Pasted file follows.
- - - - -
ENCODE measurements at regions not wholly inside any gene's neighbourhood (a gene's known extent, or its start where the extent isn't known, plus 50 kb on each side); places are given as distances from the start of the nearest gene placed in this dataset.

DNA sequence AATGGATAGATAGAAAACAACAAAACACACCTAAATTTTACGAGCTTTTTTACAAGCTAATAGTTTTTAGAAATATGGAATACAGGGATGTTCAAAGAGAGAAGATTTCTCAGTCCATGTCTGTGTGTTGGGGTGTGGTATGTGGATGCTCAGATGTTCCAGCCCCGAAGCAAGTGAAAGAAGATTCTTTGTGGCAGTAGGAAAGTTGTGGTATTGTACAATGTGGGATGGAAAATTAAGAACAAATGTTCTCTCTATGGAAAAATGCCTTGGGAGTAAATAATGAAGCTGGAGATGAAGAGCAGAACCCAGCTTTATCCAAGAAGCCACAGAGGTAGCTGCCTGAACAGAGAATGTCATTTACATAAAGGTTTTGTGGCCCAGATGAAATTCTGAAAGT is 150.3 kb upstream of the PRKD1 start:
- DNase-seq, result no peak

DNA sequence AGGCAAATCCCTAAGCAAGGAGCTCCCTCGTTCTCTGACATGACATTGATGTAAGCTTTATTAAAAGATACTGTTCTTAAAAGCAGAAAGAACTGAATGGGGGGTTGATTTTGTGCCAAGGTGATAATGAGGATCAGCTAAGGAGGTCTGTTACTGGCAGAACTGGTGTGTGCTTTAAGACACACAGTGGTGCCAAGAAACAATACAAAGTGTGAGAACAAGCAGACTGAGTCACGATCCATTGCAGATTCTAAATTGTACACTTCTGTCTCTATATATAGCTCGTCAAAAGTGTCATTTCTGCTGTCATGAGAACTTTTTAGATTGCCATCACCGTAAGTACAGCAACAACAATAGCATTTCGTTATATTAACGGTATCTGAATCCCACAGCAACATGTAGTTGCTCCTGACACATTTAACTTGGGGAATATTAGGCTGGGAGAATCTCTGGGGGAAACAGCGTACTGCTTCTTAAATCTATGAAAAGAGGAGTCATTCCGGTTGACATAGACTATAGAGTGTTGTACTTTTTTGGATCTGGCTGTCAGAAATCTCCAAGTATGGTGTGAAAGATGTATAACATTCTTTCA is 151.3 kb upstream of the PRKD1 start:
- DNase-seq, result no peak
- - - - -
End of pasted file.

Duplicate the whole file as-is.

ENCODE measurements at regions not wholly inside any gene's neighbourhood (a gene's known extent, or its start where the extent isn't known, plus 50 kb on each side); places are given as distances from the start of the nearest gene placed in this dataset.

DNA sequence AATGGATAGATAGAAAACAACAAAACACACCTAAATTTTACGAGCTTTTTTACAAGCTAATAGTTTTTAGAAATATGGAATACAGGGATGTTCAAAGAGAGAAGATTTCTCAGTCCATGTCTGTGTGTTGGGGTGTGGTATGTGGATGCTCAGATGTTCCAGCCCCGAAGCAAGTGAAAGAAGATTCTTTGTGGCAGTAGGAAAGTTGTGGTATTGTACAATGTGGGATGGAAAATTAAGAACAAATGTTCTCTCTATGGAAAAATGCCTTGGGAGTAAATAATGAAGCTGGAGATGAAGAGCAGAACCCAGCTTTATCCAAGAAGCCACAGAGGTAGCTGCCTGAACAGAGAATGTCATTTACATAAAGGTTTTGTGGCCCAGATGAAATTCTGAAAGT is 150.3 kb upstream of the PRKD1 start:
- DNase-seq, result no peak

DNA sequence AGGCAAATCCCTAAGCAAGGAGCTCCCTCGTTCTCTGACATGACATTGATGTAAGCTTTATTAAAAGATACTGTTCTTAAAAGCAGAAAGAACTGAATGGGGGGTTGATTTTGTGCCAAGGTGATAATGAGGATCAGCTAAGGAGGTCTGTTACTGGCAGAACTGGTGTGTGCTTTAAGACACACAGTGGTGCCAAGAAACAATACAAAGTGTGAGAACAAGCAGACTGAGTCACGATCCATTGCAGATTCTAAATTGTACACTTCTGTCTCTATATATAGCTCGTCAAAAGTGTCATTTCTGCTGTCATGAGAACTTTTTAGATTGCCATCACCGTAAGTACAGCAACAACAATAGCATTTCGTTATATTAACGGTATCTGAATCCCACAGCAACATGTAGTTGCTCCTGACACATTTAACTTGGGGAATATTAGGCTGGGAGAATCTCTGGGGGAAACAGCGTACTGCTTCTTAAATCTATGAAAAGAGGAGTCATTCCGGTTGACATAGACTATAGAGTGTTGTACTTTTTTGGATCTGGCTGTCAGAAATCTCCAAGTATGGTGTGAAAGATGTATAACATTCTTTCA is 151.3 kb upstream of the PRKD1 start:
- DNase-seq, result no peak